1867 Mitchell Map of Colombia, Venezuela, Guiana, Peru, Ecuador, and Argentina
Map of New Granada, Venezuela and Guiana. Map of Peru, and Equador. Map of the Argentine Confederation.
1867 (dated) 14.5 x 11 in (36.83 x 27.94 cm)
A beautiful example of the American map publisher Samuel Augustus Mitchell Jr.'s 1867 three map sheet depicting parts of South America. The first map shows New Granada (Columbia), Venezuela and Guyana. The second map, in the lower left quadrant, depicts Peru and equador (ecuador). The third map, in the lower right quadrant, features the Argentine Confederation.
Simon Bolivar's vision of Gran Columbia was proven untenable and in 1829 and 1839, respectively, Venezuela and ecuador became independent nations leading to period of political upheaval and civil war throughout the region. Venezuela dissolved in the bloody Federal War (1859-1863) in which a significant percentage of the population perished. Colombia became the Confederación Granadina, a short lived federal republic that consisted of modern day Colombia and Panama. The Confederación, facing strong opposition from both liberal and conservative elements, dissolved in 1863 in the midst of the Colombian Civil War (1860 – 1862).
This map also identifies various cities, towns, rivers and an assortment of additional topographical details. Map is color coded according to political boundaries with elevation rendered by hachure. One of the most attractive American atlas maps of this region to appear in the mid-19th century. Features the vine motif border typical of Mitchell maps from the 1866 - 1882 period. Prepared by S.A. Mitchell for inclusion as plate no. 61 in the 1867 issue of Mitchell's New General Atlas. Dated and copyrighted, 'entered according to Act of Congress in the Year 1867 by S. Augustus Mitchell Jr. in the Clerks Office of the District Court for the eastern District of Pennsylvania.'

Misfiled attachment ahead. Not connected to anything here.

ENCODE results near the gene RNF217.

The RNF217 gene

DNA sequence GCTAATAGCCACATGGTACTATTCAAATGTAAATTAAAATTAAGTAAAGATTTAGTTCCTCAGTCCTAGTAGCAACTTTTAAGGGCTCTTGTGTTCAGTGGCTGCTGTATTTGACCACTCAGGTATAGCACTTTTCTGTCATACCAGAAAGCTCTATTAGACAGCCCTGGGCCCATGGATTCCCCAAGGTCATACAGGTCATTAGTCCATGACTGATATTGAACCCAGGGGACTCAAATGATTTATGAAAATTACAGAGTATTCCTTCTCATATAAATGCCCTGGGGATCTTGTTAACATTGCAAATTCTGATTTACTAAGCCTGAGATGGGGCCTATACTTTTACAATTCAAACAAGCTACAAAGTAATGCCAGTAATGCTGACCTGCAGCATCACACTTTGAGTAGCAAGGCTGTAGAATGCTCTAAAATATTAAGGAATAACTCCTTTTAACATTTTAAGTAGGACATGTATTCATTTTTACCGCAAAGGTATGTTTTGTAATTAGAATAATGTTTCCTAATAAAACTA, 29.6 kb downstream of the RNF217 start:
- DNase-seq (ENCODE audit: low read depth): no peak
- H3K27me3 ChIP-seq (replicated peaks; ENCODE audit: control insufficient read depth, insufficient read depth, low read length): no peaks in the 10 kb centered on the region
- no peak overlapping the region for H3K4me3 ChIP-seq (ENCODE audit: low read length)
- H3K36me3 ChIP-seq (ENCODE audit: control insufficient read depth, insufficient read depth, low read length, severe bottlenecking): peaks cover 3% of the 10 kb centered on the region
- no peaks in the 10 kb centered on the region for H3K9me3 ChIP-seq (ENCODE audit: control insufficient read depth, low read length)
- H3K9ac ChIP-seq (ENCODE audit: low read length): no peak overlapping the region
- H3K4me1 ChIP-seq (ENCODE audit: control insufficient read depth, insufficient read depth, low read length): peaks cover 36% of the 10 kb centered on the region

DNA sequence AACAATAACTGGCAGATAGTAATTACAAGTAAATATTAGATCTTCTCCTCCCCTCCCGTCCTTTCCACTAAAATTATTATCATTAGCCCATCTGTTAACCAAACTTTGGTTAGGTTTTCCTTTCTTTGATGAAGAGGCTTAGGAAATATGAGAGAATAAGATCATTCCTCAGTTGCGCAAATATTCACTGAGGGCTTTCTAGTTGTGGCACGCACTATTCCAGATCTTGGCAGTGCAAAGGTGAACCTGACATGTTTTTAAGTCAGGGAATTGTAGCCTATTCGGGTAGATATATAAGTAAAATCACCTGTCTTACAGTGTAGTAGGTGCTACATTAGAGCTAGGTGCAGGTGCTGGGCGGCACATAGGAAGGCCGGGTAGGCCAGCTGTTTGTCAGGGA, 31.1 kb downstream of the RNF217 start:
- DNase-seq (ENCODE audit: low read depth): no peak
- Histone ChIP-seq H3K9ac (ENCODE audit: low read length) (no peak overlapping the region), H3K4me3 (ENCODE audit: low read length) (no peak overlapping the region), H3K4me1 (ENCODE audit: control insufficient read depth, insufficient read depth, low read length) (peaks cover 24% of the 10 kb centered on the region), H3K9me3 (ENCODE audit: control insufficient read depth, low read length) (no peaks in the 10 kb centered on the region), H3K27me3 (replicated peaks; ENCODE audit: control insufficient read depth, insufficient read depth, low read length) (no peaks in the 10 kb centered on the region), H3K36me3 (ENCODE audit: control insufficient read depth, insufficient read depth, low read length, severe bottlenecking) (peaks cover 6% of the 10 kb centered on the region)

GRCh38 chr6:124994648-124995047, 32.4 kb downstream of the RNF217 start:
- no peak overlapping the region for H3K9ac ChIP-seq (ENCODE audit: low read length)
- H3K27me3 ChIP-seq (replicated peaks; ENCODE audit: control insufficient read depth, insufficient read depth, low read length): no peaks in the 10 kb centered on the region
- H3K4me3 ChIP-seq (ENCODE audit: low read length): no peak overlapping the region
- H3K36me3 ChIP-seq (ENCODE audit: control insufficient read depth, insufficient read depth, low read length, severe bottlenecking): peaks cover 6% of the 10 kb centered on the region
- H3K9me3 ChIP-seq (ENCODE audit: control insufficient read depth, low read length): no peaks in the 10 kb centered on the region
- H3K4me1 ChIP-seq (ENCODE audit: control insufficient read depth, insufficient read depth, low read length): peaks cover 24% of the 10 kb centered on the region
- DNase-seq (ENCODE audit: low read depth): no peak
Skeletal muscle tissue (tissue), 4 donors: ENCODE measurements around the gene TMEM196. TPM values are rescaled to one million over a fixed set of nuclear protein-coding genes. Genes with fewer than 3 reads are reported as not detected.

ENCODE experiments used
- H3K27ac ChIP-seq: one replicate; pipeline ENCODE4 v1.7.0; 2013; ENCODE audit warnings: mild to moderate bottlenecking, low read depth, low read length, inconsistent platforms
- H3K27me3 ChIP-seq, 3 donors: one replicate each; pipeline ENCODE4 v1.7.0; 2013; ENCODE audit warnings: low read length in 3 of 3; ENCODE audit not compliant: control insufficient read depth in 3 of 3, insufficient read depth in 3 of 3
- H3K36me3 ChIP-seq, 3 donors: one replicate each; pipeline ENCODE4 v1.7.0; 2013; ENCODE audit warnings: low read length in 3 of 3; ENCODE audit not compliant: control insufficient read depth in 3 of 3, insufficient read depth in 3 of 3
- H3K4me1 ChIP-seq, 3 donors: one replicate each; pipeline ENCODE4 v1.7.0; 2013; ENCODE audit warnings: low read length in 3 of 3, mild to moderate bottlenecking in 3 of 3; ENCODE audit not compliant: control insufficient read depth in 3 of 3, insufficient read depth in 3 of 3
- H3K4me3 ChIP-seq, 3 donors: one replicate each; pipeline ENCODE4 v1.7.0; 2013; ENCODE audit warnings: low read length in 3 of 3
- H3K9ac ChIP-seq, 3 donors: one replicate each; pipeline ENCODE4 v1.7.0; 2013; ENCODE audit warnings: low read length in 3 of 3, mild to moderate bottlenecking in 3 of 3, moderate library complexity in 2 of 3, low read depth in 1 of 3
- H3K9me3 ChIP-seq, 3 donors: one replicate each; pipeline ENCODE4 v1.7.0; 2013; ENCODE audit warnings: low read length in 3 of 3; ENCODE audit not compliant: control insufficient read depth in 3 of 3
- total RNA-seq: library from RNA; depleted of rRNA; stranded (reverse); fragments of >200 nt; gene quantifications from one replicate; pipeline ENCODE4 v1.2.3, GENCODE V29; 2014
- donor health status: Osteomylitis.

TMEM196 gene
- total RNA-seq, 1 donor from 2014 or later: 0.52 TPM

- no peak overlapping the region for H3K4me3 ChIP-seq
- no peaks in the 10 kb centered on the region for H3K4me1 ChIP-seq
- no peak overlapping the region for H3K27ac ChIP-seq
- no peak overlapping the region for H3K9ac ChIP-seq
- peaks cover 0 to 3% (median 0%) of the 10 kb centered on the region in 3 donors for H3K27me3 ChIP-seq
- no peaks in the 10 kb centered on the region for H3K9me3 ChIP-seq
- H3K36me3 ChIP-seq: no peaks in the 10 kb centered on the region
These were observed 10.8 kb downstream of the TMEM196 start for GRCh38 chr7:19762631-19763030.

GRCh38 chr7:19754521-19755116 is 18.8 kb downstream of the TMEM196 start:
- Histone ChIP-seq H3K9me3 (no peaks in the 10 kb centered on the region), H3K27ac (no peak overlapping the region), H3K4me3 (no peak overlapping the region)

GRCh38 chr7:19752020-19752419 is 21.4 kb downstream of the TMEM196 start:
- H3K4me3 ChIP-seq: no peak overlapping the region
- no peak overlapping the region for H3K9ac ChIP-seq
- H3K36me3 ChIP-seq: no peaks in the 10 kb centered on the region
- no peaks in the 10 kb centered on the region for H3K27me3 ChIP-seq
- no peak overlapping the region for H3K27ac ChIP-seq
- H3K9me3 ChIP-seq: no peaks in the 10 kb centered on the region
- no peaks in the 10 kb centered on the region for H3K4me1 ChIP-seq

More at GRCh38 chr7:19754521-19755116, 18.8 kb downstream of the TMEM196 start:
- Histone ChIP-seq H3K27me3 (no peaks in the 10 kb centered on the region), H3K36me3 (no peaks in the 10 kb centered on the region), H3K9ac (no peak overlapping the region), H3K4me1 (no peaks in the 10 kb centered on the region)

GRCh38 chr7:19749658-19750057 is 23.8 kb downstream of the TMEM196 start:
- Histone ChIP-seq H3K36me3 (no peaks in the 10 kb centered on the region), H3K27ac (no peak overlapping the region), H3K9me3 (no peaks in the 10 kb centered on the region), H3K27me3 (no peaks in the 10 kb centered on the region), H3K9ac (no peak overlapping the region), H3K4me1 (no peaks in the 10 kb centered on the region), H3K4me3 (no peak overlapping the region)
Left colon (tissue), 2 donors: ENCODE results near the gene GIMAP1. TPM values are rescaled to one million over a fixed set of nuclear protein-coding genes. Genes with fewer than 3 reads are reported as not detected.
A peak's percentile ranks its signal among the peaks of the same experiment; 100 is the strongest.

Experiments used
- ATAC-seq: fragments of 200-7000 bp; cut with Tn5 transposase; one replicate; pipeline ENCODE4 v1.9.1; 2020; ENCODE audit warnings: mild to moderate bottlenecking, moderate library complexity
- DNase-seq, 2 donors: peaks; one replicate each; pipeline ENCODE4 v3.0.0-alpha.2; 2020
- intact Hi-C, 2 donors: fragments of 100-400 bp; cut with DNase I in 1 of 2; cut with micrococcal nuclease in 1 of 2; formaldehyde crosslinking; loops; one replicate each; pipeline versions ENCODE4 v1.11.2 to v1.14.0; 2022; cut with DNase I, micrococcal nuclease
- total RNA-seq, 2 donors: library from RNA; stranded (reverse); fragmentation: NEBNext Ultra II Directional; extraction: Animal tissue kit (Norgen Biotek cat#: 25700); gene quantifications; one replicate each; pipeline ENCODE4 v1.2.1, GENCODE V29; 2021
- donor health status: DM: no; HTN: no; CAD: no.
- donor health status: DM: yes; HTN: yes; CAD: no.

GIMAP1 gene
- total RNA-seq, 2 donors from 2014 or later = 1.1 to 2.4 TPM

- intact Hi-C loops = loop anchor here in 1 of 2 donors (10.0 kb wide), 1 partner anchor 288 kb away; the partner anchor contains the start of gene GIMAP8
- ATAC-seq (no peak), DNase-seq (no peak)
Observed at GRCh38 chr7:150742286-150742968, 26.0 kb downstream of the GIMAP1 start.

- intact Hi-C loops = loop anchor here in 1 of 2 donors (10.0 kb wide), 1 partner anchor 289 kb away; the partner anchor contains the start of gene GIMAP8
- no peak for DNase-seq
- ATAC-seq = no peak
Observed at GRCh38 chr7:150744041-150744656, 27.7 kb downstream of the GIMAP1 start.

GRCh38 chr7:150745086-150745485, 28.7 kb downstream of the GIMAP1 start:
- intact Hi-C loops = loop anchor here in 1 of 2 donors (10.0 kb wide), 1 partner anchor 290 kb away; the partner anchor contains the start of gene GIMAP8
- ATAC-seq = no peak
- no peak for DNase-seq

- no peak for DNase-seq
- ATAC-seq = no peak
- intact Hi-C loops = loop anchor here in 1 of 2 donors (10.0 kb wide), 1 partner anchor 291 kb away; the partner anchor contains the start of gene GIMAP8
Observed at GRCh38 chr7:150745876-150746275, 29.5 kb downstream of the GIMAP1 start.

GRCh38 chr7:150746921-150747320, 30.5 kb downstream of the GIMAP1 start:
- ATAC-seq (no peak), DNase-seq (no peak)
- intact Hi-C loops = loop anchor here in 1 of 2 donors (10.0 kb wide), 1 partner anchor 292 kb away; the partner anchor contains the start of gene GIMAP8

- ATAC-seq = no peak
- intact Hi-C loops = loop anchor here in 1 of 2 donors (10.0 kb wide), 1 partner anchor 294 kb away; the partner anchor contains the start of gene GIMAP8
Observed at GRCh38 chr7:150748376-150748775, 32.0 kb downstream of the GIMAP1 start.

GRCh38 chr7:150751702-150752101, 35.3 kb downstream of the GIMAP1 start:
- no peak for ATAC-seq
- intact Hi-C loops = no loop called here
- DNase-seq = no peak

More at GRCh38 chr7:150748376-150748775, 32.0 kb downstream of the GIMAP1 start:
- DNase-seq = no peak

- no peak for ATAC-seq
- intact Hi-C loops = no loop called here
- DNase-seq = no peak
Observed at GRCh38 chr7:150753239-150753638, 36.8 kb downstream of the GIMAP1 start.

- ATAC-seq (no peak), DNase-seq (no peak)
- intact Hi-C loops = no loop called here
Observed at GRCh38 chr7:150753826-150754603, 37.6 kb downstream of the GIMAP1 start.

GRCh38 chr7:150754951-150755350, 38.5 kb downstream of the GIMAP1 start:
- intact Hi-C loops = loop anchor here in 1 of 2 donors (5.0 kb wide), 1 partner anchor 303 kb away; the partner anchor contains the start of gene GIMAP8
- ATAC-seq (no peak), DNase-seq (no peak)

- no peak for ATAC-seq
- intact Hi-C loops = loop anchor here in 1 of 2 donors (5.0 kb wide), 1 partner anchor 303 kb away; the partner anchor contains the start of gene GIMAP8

Samuel Augustus Mitchell (March 20, 1792 - December 20, 1868) began his map publishing career in the early 1830s. Having worked as a school teacher, Mitchell was frustrated with the low quality and inaccuracy of school texts of the period. His first maps were an attempt to rectify this problem. In the next 20 years Mitchell would become the most prominent American map publisher of the mid-19th century. Mitchell worked with prominent engravers J. H. Young, H. S. Tanner, and H. N. Burroughs before attaining the full copyright on his maps in 1847. In 1849 Mitchell either partnered with or sold his plates to Thomas, Cowperthwait and Company who continued to publish the Mitchell's Universal Atlas. By about 1856 most of the Mitchell plates and copyrights were acquired by Charles Desilver who continued to publish the maps, many with modified borders and color schemes, until Mitchell's son, Samuel Augustus Mitchell Junior, entered the picture. In 1859, S.A. Mitchell Jr. purchased most of the plates back from Desilver and introduced his own floral motif border. From 1860 on, he published his own editions of the New General Atlas. The younger Mitchell became as prominent as his father, publishing maps and atlases until 1887, when most of the copyrights were again sold and the Mitchell firm closed its doors for the final time.
Mitchell's New General Atlas 1867 edition.
Very good. Blank on verso.
Rumsey 2483.044 (1870 edition).